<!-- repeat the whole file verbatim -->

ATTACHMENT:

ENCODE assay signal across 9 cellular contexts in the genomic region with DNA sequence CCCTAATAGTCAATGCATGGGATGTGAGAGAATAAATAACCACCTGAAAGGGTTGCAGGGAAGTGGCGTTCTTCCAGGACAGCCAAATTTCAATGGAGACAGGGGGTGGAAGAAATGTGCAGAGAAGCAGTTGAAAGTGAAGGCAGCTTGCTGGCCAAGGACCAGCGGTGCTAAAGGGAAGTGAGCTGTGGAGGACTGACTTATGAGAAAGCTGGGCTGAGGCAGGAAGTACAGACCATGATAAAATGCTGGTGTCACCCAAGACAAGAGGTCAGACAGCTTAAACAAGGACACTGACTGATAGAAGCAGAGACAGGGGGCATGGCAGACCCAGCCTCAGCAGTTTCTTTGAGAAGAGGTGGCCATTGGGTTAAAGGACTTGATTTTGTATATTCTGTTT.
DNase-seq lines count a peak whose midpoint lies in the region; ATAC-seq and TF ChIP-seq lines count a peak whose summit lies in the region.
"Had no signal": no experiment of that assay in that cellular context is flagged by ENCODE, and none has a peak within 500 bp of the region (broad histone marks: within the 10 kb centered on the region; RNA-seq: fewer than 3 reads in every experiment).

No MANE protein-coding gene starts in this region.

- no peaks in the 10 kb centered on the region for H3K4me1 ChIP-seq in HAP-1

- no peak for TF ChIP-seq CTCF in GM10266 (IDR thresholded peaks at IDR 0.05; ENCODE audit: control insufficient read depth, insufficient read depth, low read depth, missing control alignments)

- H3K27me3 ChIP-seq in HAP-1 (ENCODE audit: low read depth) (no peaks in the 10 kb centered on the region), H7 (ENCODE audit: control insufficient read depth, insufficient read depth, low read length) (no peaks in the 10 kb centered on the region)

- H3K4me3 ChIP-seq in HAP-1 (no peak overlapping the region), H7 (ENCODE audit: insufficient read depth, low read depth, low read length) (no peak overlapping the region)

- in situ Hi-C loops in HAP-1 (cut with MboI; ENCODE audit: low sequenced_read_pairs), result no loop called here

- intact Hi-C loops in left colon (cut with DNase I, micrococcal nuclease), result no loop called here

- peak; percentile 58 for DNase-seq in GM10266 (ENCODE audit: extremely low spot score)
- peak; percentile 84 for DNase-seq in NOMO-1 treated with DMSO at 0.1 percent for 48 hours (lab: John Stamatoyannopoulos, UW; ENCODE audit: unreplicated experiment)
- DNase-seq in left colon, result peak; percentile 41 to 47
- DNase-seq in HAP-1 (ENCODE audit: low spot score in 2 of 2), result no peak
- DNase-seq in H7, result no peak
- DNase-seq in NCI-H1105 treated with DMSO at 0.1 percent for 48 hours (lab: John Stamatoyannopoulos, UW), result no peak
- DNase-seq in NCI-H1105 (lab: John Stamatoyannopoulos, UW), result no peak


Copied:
ENCODE assay signal across 9 cellular contexts in the genomic region with DNA sequence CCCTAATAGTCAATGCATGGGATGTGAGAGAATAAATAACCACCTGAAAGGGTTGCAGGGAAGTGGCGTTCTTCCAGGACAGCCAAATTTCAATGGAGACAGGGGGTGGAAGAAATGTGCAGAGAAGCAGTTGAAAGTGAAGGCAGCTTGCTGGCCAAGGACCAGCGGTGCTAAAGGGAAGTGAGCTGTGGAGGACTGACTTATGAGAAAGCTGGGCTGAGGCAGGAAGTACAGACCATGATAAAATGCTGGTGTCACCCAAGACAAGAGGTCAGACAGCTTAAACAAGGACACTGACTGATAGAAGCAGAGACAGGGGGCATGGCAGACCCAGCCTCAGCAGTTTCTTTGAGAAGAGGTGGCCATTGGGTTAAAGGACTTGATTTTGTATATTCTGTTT.
DNase-seq lines count a peak whose midpoint lies in the region; ATAC-seq and TF ChIP-seq lines count a peak whose summit lies in the region.
"Had no signal": no experiment of that assay in that cellular context is flagged by ENCODE, and none has a peak within 500 bp of the region (broad histone marks: within the 10 kb centered on the region; RNA-seq: fewer than 3 reads in every experiment).

No MANE protein-coding gene starts in this region.

- no peaks in the 10 kb centered on the region for H3K4me1 ChIP-seq in HAP-1

- no peak for TF ChIP-seq CTCF in GM10266 (IDR thresholded peaks at IDR 0.05; ENCODE audit: control insufficient read depth, insufficient read depth, low read depth, missing control alignments)

- H3K27me3 ChIP-seq in HAP-1 (ENCODE audit: low read depth) (no peaks in the 10 kb centered on the region), H7 (ENCODE audit: control insufficient read depth, insufficient read depth, low read length) (no peaks in the 10 kb centered on the region)

- H3K4me3 ChIP-seq in HAP-1 (no peak overlapping the region), H7 (ENCODE audit: insufficient read depth, low read depth, low read length) (no peak overlapping the region)

- in situ Hi-C loops in HAP-1 (cut with MboI; ENCODE audit: low sequenced_read_pairs), result no loop called here

- intact Hi-C loops in left colon (cut with DNase I, micrococcal nuclease), result no loop called here

- peak; percentile 58 for DNase-seq in GM10266 (ENCODE audit: extremely low spot score)
- peak; percentile 84 for DNase-seq in NOMO-1 treated with DMSO at 0.1 percent for 48 hours (lab: John Stamatoyannopoulos, UW; ENCODE audit: unreplicated experiment)
- DNase-seq in left colon, result peak; percentile 41 to 47
- DNase-seq in HAP-1 (ENCODE audit: low spot score in 2 of 2), result no peak
- DNase-seq in H7, result no peak
- DNase-seq in NCI-H1105 treated with DMSO at 0.1 percent for 48 hours (lab: John Stamatoyannopoulos, UW), result no peak
- DNase-seq in NCI-H1105 (lab: John Stamatoyannopoulos, UW), result no peak